Does Aaron Rodgers deserve blame for Packers’ struggles in close games?
Fair or unfair, being a quarterback in the NFL means accepting too much credit for a win, and too much blame for a loss. At least that is the perception.
In what seemingly constitutes a rarity in the Aaron Rodgers era, the Green Bay Packers lost in Week 3 because of their star signal-caller, not in spite of his usual heroics. The two interceptions Rodgers threw were his most in nearly three years and a key ingredient in the Packers’ 34-30 loss at Cincinnati.
It wasn’t the first close loss for Green Bay. In fact, the numbers for Rodgers and the Packers in close games are confounding. Including playoffs, the Packers are 6-18 in games decided by four points or fewer with Rodgers under center. But how much of the blame can we really give a quarterback for the wins and losses of a team?
In the case of the Packers, the answer is complicated.
According to WPA — Win Percentage Added, a stat we can think of as being similar to WAR in baseball — the top 10 players in the league in 2012 were all quarterbacks. In fact, the only none QB with a WPA above 3 was J.J. Watt. (You may be surprised to learn that, including the playoffs, Joe Flacco was the fifth best player in the league in 2012 in terms of WPA.)
It seems obvious that a good quarterback could be the single-most influential player on the field over the course of the season, but it’s not the only piece. Rodgers led the league in WPA last season, yet the Packers didn’t even have the best record in their own conference. You need other pieces.
Numbers wizard Scott Kacsmar of Football Outsiders, in an examination of the Packers’ struggles late in games, found a key insight: Green Bay’s defense has habitually let Rodgers down.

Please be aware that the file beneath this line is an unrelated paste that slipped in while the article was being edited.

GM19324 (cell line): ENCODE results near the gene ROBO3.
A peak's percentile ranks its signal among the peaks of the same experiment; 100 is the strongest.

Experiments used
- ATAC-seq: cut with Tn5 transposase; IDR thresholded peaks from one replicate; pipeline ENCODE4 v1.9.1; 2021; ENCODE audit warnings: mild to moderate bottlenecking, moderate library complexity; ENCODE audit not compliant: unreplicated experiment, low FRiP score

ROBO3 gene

Green Bay has allowed 20 game-winning drives since 2008, which is third-most in the league over that span. Last season, there was a Hail Mary to Seattle’s Golden Tate on that game’s final play. In Week 1 this year, Aaron Rodgers led the Packers to a 28-24 lead, only to watch Colin Kaepernick and the Niners score the game’s last 10 points for a San Francisco win.
The Big Lead took that a step further and found that the Green Bay defense has been abominable in games where Rodgers did, in fact, lead a comeback.
As it turns out, Rodgers and the Packers have won only 9 of the 16 games he has been the QB for a go-ahead score in the fourth quarter. That’s pretty bad. The other quarterbacks all won between 75% (Flacco) and 96% (Peyton Manning) of games they took a lead in the fourth quarter. The average was an 84% winning percentage when scoring go-ahead points in the fourth.
As you might expect, it’s not as though Rodgers is wilting in the fourth quarter at a historic rate. The Packers simply haven’t been as good as the teams around other comparable elite quarterbacks.
How do we know that’s true? Take games in which Rodgers has been extremely efficient. For argument’s sake, we will use games with a quarterback rating of 100, considered “excellent” games, as the barometer. Green Bay wins those games at a rate significantly lower than, say, Tom Brady and Peyton Manning.
Heading into 2013, Green Bay was 38-8 in games where Rodgers finished with a rating above 100, a .826 percentage. The Patriots are an astounding 77-5 in those same games under Brady, a .939 percentage, while Peyton Manning’s teams are also an incredible 91-8.